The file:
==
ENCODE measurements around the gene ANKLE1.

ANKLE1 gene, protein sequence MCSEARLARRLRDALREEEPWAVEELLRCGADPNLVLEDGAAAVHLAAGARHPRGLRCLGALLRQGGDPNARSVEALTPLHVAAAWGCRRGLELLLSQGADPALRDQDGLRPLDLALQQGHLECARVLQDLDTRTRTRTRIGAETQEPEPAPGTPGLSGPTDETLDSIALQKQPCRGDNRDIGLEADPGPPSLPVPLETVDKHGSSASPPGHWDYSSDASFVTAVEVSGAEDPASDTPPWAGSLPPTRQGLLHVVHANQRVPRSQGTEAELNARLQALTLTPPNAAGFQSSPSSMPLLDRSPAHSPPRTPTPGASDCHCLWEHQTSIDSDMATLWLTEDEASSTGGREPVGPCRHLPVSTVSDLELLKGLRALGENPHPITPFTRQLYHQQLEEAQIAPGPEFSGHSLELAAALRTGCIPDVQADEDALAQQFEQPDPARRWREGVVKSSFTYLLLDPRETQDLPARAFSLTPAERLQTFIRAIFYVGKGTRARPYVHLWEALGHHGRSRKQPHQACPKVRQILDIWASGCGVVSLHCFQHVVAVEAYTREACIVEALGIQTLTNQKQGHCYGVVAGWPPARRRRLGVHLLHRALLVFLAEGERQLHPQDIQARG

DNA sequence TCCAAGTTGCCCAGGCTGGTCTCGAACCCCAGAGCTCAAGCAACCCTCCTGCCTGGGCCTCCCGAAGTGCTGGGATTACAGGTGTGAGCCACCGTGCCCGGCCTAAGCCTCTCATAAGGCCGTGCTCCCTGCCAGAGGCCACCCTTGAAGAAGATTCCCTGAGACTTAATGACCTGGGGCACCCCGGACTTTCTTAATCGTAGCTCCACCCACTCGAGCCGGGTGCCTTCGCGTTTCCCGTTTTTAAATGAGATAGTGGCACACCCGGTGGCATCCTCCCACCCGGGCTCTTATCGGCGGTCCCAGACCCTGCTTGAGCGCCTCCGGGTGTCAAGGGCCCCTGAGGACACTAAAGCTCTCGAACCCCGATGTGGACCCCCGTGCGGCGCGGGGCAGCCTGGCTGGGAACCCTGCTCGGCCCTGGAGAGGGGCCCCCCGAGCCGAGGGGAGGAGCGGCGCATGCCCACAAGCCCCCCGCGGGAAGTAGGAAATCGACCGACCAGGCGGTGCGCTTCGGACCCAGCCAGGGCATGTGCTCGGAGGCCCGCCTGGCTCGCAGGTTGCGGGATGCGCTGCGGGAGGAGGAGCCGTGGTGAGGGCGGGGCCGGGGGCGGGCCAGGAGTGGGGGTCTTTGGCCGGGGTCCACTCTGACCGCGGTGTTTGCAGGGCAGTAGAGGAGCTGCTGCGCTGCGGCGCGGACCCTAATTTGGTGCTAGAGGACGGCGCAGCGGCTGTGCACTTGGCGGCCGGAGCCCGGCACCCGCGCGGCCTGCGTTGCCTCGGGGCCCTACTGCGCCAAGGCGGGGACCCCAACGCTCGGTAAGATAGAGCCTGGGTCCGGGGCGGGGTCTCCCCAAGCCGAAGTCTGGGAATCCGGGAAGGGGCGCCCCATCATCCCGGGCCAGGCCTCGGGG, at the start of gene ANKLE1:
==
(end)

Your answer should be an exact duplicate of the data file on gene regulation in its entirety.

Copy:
ENCODE measurements around the gene ANKLE1.

ANKLE1 gene, protein sequence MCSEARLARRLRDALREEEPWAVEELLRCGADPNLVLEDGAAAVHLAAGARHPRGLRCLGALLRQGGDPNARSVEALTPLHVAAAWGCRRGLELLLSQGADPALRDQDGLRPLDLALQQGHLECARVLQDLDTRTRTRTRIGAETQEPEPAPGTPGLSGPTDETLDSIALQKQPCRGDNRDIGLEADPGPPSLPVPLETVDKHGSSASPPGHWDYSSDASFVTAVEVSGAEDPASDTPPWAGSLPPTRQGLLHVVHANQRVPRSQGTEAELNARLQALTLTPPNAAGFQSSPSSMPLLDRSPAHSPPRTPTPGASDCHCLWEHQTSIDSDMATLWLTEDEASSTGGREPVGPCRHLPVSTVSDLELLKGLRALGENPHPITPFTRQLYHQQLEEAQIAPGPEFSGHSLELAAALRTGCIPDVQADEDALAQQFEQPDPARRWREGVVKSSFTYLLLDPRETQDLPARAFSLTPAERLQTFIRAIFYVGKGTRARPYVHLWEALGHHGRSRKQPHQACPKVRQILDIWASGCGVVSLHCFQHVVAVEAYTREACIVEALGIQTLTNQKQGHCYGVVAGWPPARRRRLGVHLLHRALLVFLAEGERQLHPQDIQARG

DNA sequence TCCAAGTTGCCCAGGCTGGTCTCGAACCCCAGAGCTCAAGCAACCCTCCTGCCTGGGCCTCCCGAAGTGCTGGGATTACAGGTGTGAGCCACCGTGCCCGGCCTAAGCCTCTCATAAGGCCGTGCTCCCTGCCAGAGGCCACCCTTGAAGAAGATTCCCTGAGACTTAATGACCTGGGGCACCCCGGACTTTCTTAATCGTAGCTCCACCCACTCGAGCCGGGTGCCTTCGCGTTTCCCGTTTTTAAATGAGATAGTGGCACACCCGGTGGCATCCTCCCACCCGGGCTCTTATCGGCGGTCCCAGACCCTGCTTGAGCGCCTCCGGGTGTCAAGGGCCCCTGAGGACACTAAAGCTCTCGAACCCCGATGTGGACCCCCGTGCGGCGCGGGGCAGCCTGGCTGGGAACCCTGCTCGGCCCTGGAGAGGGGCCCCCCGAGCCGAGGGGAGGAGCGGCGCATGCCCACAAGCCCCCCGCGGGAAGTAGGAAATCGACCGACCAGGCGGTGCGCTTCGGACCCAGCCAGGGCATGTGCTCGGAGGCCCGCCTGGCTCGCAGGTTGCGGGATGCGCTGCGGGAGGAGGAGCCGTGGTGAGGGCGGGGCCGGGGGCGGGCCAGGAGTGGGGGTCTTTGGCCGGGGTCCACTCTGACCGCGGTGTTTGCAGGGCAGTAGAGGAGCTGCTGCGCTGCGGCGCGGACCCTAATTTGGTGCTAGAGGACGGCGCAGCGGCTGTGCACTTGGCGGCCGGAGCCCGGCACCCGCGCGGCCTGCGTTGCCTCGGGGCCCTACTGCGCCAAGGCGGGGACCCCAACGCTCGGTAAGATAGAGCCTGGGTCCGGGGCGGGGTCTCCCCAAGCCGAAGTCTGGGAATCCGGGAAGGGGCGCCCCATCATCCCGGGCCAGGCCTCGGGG, at the start of gene ANKLE1: